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Unformatted text preview: dy on the board. If you continue to send data to the bootloader, it will never time out and your sketch will never start. You'll either need to find a way to stop serial data from arriving for the first few seconds when the board powers (e.g. by enabling the chip that sends the data from within your setup() function) or burn your sketch onto the board with an <a class='wikilink' href=''>external programmer</a>, replacing the bootloader. </p> <p class='vspace'></p><h3><a name='toc19' id='toc19'></a>Why does my sketch appear to upload successfully but not do anything?</h3> <p>You have selected the wrong item from the Tools &gt; Microcontroller menu. Make sure the selected microcontroller corresponds to the one on your board (either <span class='wikiword'>ATmega8</span> or <span class='wikiword'>ATmega168</span>) - the name will be written on the largest chip on the board. </p> <p class='vspace'></p><p>Check for a noisy power supply. It's possible this could cause the chip to lose its sketch. </p> <p class='vspace'></p><p>Alternatively, the sketch may be too big for the board. When uploading your sketch, Arduino 0004 checks if it's too big for the <span class='wikiword'>ATmega8</span>, but it bases its calculation on a 1 Kb bootloader. You may have a older bootloader that takes up 2 Kb of the 8 Kb of program space (flash) on the <span class='wikiword'>ATmega8</span> instead of the 1 Kb used by the current bootloader. If yours is bigger, only part of the sketch will be uploaded, but the software won't know, and your board will continually reset, pause, reset. </p> <p class='vspace'></p><p>If you have access to an AVR-ISP or parallel port programmer, you can burn the latest version of the bootloader to your board with the <strong>Tools | Burn Bootloader</strong> menu item. Otherwise, you can tell the Arduino environment the amount of space available for sketches by editing the upload.maximum_size variable in your preferences file (see: <a class='wikilink' href=''>instructions on finding the file</a>). Change 7168 to 6144, and the environment should correctly warn you when your sketch is too big. </p> <p class='vspace'></p><p><a name='size' id='size'></a> </p><h3><a name='toc20' id='toc20'></a>How can I reduce the size of my sketch?</h3> <p>The <span class='wikiword'>ATmega168</span> chip on the Arduino board is cheap, but it has only 16 Kb of program code, which isn't very much (and 2 Kb is used by the boot...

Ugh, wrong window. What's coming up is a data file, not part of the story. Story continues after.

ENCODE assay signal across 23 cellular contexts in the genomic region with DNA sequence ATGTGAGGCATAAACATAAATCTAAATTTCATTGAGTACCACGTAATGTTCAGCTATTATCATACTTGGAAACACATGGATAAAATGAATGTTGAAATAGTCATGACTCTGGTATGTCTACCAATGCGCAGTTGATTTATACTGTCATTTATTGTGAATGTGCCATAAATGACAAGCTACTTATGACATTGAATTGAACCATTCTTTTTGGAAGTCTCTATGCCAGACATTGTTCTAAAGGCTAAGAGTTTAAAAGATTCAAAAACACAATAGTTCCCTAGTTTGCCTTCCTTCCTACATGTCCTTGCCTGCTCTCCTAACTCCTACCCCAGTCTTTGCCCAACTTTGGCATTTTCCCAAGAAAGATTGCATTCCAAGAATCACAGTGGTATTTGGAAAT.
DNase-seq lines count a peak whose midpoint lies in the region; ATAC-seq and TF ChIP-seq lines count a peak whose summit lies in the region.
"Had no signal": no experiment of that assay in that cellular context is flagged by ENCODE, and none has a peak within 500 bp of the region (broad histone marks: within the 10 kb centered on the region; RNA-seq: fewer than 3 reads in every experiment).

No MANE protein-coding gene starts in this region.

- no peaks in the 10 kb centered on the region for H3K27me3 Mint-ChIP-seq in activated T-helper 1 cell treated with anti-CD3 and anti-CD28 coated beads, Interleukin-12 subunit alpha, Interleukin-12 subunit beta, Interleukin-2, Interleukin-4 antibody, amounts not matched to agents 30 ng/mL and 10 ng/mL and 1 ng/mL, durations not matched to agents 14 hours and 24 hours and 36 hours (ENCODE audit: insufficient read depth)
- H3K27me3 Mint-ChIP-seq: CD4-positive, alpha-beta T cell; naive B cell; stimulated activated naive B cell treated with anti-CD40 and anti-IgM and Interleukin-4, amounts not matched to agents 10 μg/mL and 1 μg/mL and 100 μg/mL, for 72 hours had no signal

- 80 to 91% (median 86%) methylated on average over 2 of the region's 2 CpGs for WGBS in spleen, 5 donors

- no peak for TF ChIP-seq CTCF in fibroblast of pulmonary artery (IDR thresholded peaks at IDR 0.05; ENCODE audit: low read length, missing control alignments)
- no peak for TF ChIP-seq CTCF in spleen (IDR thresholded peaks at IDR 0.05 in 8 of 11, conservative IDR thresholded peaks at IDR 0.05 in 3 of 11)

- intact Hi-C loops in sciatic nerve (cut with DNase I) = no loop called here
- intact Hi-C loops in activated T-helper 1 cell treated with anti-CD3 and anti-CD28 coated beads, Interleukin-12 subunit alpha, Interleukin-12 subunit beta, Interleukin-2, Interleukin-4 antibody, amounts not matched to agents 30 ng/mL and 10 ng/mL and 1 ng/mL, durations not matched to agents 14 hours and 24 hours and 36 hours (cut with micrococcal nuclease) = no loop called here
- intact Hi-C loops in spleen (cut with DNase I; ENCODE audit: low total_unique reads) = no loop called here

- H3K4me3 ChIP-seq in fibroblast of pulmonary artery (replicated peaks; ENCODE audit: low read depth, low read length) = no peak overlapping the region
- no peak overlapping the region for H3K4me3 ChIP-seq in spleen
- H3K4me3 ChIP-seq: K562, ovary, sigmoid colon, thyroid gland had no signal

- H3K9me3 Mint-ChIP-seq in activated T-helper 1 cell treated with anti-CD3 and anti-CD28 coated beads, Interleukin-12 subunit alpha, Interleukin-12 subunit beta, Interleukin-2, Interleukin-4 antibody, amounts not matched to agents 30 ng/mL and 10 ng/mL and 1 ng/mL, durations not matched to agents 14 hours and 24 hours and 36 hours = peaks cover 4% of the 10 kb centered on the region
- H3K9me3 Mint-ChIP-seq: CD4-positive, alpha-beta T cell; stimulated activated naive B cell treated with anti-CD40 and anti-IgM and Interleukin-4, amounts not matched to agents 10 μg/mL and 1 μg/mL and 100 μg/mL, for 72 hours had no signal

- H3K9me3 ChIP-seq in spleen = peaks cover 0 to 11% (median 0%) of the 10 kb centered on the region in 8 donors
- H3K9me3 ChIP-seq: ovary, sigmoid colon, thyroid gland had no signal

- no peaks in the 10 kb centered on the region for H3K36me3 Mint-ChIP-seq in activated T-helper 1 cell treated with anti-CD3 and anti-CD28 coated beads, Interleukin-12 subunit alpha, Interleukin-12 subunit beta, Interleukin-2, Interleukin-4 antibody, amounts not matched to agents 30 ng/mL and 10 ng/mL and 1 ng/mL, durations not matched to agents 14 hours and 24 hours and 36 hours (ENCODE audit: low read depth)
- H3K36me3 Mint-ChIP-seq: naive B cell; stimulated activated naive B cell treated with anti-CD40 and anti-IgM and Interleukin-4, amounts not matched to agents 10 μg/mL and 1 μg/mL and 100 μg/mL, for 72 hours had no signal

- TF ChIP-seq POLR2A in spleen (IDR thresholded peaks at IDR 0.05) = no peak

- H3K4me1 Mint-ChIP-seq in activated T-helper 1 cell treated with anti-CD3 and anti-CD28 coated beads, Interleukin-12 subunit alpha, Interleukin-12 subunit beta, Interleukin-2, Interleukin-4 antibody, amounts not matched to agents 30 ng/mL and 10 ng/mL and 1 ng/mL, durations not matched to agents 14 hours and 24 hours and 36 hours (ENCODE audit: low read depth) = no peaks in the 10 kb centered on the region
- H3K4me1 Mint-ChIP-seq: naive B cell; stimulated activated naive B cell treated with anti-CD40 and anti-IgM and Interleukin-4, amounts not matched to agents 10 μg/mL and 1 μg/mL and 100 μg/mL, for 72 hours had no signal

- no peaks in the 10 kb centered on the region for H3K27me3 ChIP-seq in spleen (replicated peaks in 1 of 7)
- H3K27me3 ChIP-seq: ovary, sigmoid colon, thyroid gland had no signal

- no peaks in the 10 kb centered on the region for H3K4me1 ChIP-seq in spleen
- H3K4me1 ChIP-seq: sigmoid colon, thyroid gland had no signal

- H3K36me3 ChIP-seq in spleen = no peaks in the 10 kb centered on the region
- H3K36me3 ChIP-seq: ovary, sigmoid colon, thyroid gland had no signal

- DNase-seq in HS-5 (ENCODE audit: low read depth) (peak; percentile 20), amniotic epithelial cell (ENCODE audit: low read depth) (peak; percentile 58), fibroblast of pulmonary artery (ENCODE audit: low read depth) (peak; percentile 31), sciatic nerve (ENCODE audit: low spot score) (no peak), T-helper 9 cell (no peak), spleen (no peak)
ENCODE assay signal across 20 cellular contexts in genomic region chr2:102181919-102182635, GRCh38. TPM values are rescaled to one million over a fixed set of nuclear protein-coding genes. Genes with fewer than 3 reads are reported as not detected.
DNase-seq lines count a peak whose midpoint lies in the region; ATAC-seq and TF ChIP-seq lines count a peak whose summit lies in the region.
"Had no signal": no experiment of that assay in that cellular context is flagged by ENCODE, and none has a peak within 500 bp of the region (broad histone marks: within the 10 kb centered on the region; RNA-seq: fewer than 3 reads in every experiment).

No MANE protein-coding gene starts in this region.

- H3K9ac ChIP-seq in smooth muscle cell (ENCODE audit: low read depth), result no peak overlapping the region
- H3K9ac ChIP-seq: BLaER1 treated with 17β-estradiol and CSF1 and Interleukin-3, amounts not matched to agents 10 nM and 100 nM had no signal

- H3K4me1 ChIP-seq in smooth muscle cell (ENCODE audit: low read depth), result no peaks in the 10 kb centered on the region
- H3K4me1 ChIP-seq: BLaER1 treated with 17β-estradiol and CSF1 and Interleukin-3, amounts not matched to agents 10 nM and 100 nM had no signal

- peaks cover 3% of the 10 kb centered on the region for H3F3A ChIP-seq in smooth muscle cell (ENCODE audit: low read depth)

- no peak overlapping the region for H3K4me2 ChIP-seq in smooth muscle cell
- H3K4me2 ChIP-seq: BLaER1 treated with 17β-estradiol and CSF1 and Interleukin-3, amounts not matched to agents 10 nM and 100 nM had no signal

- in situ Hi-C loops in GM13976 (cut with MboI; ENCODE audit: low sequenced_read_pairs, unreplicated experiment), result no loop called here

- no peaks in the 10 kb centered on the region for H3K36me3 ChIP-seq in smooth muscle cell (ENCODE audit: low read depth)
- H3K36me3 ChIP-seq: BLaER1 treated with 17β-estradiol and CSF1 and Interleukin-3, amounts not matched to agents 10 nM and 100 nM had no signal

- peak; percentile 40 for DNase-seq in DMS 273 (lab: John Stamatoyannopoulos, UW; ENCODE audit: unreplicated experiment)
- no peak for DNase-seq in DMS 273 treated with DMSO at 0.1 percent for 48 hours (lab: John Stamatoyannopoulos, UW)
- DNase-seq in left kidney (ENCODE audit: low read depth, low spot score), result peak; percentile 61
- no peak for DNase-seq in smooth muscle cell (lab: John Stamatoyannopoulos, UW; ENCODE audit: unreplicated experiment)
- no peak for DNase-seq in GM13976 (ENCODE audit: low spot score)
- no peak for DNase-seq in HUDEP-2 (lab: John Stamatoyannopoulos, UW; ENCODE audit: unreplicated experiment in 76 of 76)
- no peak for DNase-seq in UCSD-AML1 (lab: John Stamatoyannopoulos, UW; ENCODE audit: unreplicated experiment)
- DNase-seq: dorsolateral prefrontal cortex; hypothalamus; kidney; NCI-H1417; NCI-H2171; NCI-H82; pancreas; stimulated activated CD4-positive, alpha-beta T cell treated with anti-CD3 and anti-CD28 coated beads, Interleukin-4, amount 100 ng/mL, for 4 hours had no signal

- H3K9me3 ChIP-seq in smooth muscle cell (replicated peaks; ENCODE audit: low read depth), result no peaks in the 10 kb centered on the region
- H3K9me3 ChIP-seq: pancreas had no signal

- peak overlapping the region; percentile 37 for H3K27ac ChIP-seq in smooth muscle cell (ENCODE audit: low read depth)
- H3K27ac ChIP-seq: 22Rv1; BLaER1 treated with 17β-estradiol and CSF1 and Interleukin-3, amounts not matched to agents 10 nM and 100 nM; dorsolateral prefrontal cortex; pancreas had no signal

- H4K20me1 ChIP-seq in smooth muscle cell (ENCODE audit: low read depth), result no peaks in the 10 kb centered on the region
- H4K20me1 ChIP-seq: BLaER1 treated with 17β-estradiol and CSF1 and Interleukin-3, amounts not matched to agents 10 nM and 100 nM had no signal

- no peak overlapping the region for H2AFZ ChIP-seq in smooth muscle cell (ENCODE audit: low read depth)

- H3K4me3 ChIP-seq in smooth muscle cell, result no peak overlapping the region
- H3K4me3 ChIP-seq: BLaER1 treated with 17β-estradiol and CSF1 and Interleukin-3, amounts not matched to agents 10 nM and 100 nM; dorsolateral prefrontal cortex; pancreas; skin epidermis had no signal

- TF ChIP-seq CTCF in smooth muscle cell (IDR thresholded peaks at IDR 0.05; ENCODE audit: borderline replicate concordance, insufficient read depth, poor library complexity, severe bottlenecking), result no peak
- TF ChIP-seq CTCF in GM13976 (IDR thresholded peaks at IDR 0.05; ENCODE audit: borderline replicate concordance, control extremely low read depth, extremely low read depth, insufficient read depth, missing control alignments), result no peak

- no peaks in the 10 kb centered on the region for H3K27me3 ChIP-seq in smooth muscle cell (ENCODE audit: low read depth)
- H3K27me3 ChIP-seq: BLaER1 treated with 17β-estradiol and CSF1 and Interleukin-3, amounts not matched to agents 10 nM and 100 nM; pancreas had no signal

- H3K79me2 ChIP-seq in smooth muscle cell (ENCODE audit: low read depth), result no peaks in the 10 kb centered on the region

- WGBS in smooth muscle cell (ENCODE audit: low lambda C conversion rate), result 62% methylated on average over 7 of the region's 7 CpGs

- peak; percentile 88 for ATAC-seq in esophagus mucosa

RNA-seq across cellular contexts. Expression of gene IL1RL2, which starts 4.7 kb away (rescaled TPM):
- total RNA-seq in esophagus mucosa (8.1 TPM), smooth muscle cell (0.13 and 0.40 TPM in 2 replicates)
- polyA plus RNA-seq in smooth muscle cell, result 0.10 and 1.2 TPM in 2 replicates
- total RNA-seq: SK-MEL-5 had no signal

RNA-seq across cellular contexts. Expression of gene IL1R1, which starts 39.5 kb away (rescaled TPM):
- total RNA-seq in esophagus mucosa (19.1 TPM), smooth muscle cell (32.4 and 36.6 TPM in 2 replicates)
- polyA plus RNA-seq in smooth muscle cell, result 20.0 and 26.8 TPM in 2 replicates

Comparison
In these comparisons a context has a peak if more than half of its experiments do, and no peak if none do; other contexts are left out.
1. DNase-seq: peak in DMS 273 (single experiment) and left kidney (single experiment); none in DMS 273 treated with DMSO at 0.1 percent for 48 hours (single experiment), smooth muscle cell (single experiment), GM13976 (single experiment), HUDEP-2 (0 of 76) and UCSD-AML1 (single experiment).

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This note was uploaded on 01/31/2011 for the course CS 302 taught by Professor J.parker during the Spring '08 term at University of Texas.

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